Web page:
He’s almost like, even though he’s the coolest guy in the world, he still is kind of the king of the outcasts. He’s someone who was orphaned from the life he was meant to have and sort of cast off in this different direction and he sort of gathers the people. He gathers the outcasts of the world around him and he pulls them in and he makes them family and he makes them his belfry. He helps them find their best selves, even sometimes at his own detriment. That is ultimately what I love about him.
AiPT!: I actually feel the exact same way and part of why I’m so excited to meet you too is during 2014-2015 — you guys pulled me out of a bad spot.
Reading your [to Tynion IV] work on Batman Eternal every week gave me something to forward to and of course [to Synder] your run on Batman.
SS: Thank you. Well, there were a lot of points since 2011 to now where we were both in dark spots and writing it helped us through and you [to Tynion IV] helped me through things, you know, and so on. So hearing that means the world and we appreciate it.
I mean, that’s what Batman is, you know, I really feel like he’s a character that always says, “get up.” Use the thing that’s keeping you down as motivation and fuel to be better than you were before.
AiPT!: Absolutely and one last question your [to Snyder] run was very much about Batman, the myth. Tom King’s is very much about Batman, the man. [To Tynion] Can you give us any hints to what your run will be about? You’ve already hinted that it’s going to be detective caper with horror.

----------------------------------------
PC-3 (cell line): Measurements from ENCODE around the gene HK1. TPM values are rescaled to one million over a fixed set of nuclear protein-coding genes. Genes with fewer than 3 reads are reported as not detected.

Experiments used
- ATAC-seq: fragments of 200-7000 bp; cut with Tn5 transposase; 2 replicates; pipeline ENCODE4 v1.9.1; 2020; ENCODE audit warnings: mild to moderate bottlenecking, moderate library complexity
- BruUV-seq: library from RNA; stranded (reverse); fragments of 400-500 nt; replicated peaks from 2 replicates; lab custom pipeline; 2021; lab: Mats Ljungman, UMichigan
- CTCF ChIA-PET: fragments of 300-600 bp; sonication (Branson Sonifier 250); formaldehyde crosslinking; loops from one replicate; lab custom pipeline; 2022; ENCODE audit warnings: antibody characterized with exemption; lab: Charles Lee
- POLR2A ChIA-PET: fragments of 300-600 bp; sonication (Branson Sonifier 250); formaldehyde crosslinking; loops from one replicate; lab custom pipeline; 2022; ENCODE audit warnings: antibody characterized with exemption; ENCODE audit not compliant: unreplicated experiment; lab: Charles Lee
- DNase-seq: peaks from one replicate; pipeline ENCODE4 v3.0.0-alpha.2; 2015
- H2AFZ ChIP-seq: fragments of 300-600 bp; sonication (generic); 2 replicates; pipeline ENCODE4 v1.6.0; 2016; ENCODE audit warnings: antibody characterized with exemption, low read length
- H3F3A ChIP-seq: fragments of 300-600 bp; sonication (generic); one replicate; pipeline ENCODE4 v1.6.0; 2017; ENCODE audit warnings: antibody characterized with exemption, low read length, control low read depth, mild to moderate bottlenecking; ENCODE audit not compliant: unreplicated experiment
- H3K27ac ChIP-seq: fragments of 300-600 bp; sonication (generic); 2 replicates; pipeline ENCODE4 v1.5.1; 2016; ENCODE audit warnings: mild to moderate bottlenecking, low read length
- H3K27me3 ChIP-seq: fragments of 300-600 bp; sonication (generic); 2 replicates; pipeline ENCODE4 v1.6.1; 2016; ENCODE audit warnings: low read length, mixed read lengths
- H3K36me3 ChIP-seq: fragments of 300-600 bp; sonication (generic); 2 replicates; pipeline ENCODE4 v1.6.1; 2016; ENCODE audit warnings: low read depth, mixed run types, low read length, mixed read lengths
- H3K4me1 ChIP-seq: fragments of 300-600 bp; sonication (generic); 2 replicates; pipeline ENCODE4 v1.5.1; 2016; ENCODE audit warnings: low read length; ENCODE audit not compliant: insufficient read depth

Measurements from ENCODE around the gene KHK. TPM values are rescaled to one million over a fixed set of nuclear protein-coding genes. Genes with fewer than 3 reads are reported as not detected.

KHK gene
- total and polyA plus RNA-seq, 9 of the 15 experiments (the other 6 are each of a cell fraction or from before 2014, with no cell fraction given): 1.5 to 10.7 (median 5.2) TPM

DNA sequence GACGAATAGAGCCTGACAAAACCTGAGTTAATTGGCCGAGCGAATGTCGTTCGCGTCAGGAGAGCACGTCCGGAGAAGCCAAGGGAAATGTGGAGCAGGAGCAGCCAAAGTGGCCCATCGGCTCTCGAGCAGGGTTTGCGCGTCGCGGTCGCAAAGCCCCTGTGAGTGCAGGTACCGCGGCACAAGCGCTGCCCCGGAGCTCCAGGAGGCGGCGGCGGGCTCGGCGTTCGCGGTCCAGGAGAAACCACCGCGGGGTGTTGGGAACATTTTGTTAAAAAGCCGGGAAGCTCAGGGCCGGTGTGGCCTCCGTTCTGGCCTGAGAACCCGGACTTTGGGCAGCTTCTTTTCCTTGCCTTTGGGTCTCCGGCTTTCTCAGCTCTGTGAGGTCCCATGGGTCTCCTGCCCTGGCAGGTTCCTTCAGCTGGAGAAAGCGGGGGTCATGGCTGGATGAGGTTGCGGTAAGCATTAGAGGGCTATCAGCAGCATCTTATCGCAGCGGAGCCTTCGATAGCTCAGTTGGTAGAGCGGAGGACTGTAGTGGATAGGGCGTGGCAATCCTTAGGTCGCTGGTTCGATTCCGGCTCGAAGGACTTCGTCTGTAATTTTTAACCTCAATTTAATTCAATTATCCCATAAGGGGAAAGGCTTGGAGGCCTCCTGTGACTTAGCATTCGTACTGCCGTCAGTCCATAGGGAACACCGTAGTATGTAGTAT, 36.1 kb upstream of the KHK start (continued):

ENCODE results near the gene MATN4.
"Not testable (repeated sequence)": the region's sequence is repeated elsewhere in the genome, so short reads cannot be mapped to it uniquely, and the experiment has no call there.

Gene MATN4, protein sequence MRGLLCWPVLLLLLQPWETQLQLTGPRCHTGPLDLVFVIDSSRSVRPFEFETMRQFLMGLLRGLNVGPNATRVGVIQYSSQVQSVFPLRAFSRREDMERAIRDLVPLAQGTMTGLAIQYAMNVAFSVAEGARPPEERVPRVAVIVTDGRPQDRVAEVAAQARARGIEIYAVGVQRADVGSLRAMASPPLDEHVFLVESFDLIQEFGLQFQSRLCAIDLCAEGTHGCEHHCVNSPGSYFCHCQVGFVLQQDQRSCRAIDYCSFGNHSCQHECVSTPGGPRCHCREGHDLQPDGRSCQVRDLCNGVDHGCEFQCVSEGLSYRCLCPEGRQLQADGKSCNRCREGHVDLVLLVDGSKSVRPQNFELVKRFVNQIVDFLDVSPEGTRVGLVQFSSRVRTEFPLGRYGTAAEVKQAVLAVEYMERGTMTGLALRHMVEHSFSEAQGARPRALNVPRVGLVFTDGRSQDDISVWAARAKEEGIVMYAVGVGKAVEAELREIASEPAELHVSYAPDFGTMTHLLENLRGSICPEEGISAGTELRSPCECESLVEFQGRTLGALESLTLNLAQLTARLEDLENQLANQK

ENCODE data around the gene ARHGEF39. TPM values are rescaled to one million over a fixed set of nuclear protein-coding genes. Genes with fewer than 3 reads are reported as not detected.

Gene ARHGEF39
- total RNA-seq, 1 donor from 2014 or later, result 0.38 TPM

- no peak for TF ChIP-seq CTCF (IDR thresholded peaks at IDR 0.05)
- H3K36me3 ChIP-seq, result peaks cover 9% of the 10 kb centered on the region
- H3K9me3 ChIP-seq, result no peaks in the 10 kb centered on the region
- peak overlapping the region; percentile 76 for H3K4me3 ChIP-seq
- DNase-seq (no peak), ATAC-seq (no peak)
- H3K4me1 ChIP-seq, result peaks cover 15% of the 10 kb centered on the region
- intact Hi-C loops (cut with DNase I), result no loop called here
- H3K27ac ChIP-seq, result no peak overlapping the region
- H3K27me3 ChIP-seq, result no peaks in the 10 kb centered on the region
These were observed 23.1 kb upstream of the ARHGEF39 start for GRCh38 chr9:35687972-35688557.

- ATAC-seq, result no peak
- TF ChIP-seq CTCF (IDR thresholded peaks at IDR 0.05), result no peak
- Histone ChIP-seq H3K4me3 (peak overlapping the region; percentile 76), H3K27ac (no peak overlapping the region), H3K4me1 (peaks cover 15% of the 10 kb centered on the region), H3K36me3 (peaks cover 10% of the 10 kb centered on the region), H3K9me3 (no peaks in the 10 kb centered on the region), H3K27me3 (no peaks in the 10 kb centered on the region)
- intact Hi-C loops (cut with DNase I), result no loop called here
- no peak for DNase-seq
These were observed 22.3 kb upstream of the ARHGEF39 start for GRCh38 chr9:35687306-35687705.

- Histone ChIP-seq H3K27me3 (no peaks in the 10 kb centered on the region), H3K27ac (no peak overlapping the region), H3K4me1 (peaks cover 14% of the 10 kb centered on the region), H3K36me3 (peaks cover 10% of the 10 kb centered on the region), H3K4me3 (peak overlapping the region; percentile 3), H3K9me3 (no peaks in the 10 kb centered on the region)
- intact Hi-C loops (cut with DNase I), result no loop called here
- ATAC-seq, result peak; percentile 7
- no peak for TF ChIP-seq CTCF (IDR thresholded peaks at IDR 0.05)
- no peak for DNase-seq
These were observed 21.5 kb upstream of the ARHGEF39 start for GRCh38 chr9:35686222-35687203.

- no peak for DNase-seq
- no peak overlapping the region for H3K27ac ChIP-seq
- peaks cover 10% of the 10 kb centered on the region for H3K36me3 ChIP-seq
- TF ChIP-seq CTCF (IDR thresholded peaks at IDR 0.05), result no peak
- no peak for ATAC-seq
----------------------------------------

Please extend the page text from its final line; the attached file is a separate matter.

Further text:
JT: Yeah, honestly though there’s something about this, to figure out the best way to answer this question. This is a really, really good question. I think that honestly, it’s — it is “Batman the Batman.” Which is a weird way of saying it but in that construction, it is about — “What has he built? What has he built Batman into? What is Batman’s function in the city and how can he make that work in the best possible way? What are the ways that the symbol that he’s created needs to change in order to protect and save the city of today? And it is about what he has built. That is — it is about what he has built. And that building is a very central metaphor about what I’m writing and that’ll become more obvious as we move forward.
That’s awesome. Well guys, thank you so much. This means the world to me. It was a pleasure. Thank you so much.
SS: There’s so much I wanted to say about that, just about how you took that Alfred stuff and used it — his thing is going to be so good.
AiPT!: I have no doubt. I can’t wait.
People love Batman for many reasons. They love the gadgets, the cars, the cowl, and the romanticized darkness inherent in the character — but my conversation with Snyder and Tynion reminded me there’s so much more to him. They reminded me that he uses his batarangs to fight for those who can’t. They reminded me that he stalks in the shadows only so he can help those lost there find the light. And above all else, they reminded me that Batman is there to empower us all to keep climbing.
Keep climbing, everyone.